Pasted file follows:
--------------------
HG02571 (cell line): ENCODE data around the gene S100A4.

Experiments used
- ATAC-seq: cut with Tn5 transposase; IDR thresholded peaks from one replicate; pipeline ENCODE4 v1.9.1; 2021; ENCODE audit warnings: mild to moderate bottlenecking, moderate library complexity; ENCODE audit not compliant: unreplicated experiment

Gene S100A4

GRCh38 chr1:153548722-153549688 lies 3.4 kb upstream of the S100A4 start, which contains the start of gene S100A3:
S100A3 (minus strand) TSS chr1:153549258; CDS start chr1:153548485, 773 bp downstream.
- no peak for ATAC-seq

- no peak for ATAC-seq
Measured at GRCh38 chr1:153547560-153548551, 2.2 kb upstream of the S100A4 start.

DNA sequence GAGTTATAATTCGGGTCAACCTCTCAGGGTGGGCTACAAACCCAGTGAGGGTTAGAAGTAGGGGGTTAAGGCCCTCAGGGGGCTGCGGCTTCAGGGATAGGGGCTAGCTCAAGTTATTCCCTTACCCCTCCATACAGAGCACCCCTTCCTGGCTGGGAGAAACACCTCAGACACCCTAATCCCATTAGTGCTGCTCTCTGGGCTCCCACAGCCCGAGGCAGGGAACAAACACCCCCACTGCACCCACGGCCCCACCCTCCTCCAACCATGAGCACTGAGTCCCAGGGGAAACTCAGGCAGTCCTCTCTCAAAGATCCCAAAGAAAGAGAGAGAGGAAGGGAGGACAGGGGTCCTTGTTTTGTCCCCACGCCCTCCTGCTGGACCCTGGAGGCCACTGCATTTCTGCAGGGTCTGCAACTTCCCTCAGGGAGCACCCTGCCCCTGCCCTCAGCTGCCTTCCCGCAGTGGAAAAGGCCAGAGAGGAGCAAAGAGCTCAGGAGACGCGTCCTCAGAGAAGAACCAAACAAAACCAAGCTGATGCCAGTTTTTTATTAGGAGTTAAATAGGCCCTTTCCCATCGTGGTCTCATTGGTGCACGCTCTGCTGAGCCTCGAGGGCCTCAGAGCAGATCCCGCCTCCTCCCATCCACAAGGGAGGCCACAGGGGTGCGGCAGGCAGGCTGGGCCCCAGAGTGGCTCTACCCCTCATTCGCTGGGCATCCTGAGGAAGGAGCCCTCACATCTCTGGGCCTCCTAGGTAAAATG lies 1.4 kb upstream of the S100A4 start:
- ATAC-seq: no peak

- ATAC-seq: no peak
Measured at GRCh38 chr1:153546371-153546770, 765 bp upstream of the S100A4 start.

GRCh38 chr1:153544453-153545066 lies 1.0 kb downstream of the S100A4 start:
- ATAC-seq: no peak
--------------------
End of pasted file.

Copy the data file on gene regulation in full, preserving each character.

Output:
HG02571 (cell line): ENCODE data around the gene S100A4.

Experiments used
- ATAC-seq: cut with Tn5 transposase; IDR thresholded peaks from one replicate; pipeline ENCODE4 v1.9.1; 2021; ENCODE audit warnings: mild to moderate bottlenecking, moderate library complexity; ENCODE audit not compliant: unreplicated experiment

Gene S100A4

GRCh38 chr1:153548722-153549688 lies 3.4 kb upstream of the S100A4 start, which contains the start of gene S100A3:
S100A3 (minus strand) TSS chr1:153549258; CDS start chr1:153548485, 773 bp downstream.
- no peak for ATAC-seq

- no peak for ATAC-seq
Measured at GRCh38 chr1:153547560-153548551, 2.2 kb upstream of the S100A4 start.

DNA sequence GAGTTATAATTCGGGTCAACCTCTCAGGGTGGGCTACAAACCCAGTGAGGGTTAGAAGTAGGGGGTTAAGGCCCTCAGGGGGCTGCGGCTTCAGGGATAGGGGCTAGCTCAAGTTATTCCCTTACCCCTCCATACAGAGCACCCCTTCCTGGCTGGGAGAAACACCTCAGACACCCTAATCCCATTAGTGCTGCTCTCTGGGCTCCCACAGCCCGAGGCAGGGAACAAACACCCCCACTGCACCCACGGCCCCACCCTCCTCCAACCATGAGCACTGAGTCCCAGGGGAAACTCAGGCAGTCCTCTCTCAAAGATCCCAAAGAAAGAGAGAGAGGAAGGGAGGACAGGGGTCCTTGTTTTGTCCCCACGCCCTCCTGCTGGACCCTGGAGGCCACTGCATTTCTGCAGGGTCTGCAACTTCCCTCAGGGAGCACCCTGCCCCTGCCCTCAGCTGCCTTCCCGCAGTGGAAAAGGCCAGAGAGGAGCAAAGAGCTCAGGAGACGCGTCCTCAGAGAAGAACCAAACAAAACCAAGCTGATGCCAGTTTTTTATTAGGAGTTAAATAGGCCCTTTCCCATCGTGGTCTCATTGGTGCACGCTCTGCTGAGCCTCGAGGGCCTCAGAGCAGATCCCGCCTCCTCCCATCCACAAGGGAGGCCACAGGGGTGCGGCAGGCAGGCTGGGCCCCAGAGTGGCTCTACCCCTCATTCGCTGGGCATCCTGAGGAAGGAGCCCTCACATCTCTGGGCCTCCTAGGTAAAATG lies 1.4 kb upstream of the S100A4 start:
- ATAC-seq: no peak

- ATAC-seq: no peak
Measured at GRCh38 chr1:153546371-153546770, 765 bp upstream of the S100A4 start.

GRCh38 chr1:153544453-153545066 lies 1.0 kb downstream of the S100A4 start:
- ATAC-seq: no peak